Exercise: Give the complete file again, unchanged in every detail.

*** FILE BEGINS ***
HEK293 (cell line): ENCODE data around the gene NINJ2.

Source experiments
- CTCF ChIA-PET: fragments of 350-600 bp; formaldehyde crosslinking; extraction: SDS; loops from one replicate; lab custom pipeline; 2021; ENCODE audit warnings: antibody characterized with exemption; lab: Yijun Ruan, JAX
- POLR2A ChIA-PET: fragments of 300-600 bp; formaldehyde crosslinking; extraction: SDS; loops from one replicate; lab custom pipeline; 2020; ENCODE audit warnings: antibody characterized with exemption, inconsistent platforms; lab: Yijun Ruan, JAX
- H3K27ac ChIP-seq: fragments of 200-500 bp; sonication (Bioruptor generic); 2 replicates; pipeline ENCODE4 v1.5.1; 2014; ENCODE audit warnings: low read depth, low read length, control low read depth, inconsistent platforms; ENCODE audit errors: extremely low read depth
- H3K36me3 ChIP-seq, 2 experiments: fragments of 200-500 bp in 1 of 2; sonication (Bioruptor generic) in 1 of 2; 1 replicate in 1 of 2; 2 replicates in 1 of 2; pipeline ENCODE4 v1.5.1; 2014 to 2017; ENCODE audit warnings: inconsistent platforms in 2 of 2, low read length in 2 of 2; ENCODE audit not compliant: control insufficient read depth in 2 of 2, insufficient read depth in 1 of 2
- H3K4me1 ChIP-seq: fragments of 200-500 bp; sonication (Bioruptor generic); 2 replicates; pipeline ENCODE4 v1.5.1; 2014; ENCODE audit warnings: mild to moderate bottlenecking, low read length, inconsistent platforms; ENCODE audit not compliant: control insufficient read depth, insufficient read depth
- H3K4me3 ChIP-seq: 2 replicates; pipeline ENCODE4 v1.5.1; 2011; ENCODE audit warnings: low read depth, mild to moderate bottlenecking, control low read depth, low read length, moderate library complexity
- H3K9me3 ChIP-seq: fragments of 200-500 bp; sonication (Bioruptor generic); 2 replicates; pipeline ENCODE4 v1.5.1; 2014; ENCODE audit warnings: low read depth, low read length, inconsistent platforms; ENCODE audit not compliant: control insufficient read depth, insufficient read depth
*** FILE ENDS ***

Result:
HEK293 (cell line): ENCODE data around the gene NINJ2.

Source experiments
- CTCF ChIA-PET: fragments of 350-600 bp; formaldehyde crosslinking; extraction: SDS; loops from one replicate; lab custom pipeline; 2021; ENCODE audit warnings: antibody characterized with exemption; lab: Yijun Ruan, JAX
- POLR2A ChIA-PET: fragments of 300-600 bp; formaldehyde crosslinking; extraction: SDS; loops from one replicate; lab custom pipeline; 2020; ENCODE audit warnings: antibody characterized with exemption, inconsistent platforms; lab: Yijun Ruan, JAX
- H3K27ac ChIP-seq: fragments of 200-500 bp; sonication (Bioruptor generic); 2 replicates; pipeline ENCODE4 v1.5.1; 2014; ENCODE audit warnings: low read depth, low read length, control low read depth, inconsistent platforms; ENCODE audit errors: extremely low read depth
- H3K36me3 ChIP-seq, 2 experiments: fragments of 200-500 bp in 1 of 2; sonication (Bioruptor generic) in 1 of 2; 1 replicate in 1 of 2; 2 replicates in 1 of 2; pipeline ENCODE4 v1.5.1; 2014 to 2017; ENCODE audit warnings: inconsistent platforms in 2 of 2, low read length in 2 of 2; ENCODE audit not compliant: control insufficient read depth in 2 of 2, insufficient read depth in 1 of 2
- H3K4me1 ChIP-seq: fragments of 200-500 bp; sonication (Bioruptor generic); 2 replicates; pipeline ENCODE4 v1.5.1; 2014; ENCODE audit warnings: mild to moderate bottlenecking, low read length, inconsistent platforms; ENCODE audit not compliant: control insufficient read depth, insufficient read depth
- H3K4me3 ChIP-seq: 2 replicates; pipeline ENCODE4 v1.5.1; 2011; ENCODE audit warnings: low read depth, mild to moderate bottlenecking, control low read depth, low read length, moderate library complexity
- H3K9me3 ChIP-seq: fragments of 200-500 bp; sonication (Bioruptor generic); 2 replicates; pipeline ENCODE4 v1.5.1; 2014; ENCODE audit warnings: low read depth, low read length, inconsistent platforms; ENCODE audit not compliant: control insufficient read depth, insufficient read depth